Showing the audience a locket, she said: “I brought my son. This is what I have left — his ashes. I wear his ashes in a locket. This is how I get to hug my son. So remember, when you go and hug your kids, that there are many of us, thousands of us, who don’t get to do that any more. Let’s work together and get this done — all politicians. I don’t care what side you’re on. You don’t want your child in a casket or in an urn.”

Mr. Trump said he invited the families to the White House “because the news media has overlooked their stories.”

“I want the American people to hear from them directly,” he said. “For years their pain was met with silence … but no more. Their loved ones have not died in vain. We will secure our borders. Eventually, the word will get out.”

Mr. Trump cited statistics of crime committed by immigrants who entered the U.S. illegally, including 600,000 criminal offenses committed by more than 250,000 migrants over the past seven years in Texas alone. He also noted that 15,000 Americans died of heroin overdoses in 2016, with 90 percent of heroin coming across the southern border.

The president also again criticized Mayor Libby Schaaf of Oakland, California, who alerted immigrants who crossed into the U.S. illegally to a federal raid earlier this year to thwart their capture. He mistakenly referred to her as the mayor of San Diego.

“What are they going to do about looking at her, by the way?” Mr. Trump said. “I’ve been asking this question for four weeks.”

Among the “Angel” family members invited by the White House were:

• Agnes Gibboney, who lost her son Ronald da Silva after he was shot and killed by a gang member, who crossed the border illegally.

• Juan Pina, who lost his 14-year-old daughter Christy Sue in 1990, allegedly at the hands of a Mexican national who raped and killed her. Her alleged killer was extradited from Mexico last month.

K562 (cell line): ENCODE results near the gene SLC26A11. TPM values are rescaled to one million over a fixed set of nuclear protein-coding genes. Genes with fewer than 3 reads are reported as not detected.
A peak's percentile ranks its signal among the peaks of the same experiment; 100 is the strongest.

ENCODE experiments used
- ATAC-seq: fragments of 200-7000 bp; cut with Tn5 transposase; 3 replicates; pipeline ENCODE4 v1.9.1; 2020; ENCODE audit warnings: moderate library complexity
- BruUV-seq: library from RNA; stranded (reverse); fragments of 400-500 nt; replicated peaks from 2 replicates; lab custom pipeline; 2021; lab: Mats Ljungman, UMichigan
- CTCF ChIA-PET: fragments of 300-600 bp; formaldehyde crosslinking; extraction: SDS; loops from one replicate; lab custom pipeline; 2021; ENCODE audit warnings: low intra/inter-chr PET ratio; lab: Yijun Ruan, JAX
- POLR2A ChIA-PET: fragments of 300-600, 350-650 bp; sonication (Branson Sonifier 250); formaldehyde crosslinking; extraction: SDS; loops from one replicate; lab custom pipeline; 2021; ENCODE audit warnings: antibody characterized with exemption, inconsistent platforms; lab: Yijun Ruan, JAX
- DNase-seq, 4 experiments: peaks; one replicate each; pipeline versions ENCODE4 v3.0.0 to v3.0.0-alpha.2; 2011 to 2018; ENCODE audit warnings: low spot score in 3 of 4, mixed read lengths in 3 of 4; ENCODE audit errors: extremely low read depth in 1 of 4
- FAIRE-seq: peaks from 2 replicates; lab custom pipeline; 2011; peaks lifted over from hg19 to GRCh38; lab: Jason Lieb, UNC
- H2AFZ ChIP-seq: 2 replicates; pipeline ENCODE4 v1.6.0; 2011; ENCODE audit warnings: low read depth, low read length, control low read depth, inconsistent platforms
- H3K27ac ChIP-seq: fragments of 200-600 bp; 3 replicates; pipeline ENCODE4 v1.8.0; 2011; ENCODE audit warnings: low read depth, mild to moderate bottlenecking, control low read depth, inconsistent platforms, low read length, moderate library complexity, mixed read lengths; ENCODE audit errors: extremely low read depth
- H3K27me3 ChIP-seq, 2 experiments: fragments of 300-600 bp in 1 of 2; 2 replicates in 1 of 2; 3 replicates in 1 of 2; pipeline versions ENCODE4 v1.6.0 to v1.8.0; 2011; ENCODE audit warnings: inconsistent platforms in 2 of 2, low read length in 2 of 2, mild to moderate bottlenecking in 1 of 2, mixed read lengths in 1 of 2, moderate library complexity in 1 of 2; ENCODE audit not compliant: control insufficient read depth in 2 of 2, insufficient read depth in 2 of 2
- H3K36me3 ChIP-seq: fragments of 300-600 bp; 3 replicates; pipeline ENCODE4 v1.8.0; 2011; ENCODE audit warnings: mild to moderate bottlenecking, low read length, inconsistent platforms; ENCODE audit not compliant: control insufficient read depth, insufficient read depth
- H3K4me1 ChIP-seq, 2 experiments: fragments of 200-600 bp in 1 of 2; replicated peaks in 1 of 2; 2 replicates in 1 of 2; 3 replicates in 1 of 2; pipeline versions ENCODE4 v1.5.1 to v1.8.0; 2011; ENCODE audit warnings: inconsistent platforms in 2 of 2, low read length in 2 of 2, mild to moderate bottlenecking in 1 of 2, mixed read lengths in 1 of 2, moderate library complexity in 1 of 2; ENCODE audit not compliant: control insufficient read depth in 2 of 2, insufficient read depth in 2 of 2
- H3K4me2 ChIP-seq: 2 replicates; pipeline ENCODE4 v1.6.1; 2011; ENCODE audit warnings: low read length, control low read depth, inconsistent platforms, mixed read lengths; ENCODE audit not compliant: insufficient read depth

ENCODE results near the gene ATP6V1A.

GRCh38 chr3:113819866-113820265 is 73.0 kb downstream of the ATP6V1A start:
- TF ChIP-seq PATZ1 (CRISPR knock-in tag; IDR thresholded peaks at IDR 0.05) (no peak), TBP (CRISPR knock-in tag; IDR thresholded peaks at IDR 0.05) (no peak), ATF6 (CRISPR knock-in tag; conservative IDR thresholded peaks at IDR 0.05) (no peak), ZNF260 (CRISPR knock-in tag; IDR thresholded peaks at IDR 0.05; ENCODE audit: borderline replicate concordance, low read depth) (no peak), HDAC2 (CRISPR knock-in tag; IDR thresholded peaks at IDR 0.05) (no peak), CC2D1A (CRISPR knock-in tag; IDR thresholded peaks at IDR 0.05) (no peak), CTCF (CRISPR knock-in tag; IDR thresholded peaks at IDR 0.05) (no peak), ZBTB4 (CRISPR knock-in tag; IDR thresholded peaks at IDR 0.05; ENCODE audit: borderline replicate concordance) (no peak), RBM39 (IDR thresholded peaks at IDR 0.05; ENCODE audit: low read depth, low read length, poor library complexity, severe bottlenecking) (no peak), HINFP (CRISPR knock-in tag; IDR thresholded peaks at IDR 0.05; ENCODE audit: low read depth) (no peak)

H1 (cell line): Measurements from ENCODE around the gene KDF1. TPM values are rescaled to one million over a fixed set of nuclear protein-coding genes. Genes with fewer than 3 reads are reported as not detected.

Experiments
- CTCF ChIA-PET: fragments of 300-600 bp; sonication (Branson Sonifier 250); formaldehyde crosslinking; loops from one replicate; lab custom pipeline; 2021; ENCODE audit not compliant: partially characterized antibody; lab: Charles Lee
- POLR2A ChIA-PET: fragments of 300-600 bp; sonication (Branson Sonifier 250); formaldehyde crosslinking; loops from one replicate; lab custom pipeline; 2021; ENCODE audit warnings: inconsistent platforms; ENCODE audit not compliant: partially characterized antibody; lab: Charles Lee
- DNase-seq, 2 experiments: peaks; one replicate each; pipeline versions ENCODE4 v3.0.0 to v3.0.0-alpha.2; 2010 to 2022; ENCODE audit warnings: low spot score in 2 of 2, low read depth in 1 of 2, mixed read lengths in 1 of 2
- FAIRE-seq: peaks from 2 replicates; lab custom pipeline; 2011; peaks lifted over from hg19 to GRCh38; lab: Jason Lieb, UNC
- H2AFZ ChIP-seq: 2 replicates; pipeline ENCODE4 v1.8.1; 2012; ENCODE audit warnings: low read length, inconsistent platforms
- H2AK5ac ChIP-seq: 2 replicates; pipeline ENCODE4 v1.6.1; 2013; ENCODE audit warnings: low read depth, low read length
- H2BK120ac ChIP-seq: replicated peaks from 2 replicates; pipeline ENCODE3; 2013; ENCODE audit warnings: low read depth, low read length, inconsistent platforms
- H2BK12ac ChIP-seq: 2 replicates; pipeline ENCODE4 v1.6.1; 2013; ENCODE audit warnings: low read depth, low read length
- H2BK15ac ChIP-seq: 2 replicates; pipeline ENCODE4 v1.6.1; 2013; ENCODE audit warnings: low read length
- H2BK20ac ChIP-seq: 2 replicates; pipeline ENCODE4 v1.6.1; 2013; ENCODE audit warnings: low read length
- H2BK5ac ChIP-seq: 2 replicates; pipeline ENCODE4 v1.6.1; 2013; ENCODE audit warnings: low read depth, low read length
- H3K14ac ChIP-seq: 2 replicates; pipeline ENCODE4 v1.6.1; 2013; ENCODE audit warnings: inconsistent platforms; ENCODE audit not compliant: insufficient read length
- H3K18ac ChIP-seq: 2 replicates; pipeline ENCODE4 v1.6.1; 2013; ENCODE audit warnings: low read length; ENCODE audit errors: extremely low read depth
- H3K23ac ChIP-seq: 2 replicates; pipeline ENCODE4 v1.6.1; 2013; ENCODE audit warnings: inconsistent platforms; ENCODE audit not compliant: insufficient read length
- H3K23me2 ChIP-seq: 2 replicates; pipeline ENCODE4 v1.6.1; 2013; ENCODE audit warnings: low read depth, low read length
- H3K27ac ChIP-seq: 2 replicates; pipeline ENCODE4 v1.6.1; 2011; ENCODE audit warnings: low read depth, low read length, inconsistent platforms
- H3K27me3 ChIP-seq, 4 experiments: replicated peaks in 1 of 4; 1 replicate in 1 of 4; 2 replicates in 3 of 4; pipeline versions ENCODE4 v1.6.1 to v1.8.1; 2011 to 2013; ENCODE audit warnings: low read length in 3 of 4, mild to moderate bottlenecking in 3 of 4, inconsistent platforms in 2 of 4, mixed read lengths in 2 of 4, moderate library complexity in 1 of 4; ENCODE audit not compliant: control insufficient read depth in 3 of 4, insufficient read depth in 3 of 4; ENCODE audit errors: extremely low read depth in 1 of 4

• Michelle Wilson-Root, whose 21-year old daughter Sarah was killed in 2016 following a vehicular accident allegedly caused by Edwin Mejia — who had entered the country illegally and, as a result of “catch-and-release” loopholes, was released into the U.S. interior as an unaccompanied minor. According to media reports, Mejia’s blood alcohol level was three times the legal limit.

• Sabine Durden, who lost her son Dominic, a sheriff’s dispatcher, following a fatal vehicular accident in Moreno Valley, California.

• Mary Ann Mendoza, who lost her son, Mesa Police Sgt. Brandon Mendoza, in 2014 following a vehicular accident with a migrant who was allegedly driving drunk at three times the legal limit.

• Billy and Kathy Inman, who lost their son 16-year-old Dustin in 2000 following a vehicular accident allegedly caused by an immigrant who entered the U.S. illegally. Mrs. Inman, who was also in the vehicle, was left permanently disabled because of her injuries.

• Don Rosenberg, whose 25-year-old son Drew Rosenberg died in 2010 following a vehicular accident allegedly caused by an individual who had entered the country illegally.

• Maureen Maloney, who lost her son 23-year-old son Matthew Denice following a vehicular accident in 2011 caused by a man who was driving drunk and had entered the U.S. illegally. The man who caused the accident was later sentenced to 12 years in prison.

• Maureen Laquerre, whose brother Richard Grossi died in 2009 following a vehicular accident allegedly caused by a previously deported migrant.

• Kimberly Roberts and Chris Stansberry, who lost their 18-year-old daughter Tierra, following a fire allegedly set by a migrant who entered the U.S. illegally.

• Ray Tranchant, who lost his daughter 16-year-old daughter Tessa in 2007 to a migrant who was driving drunk.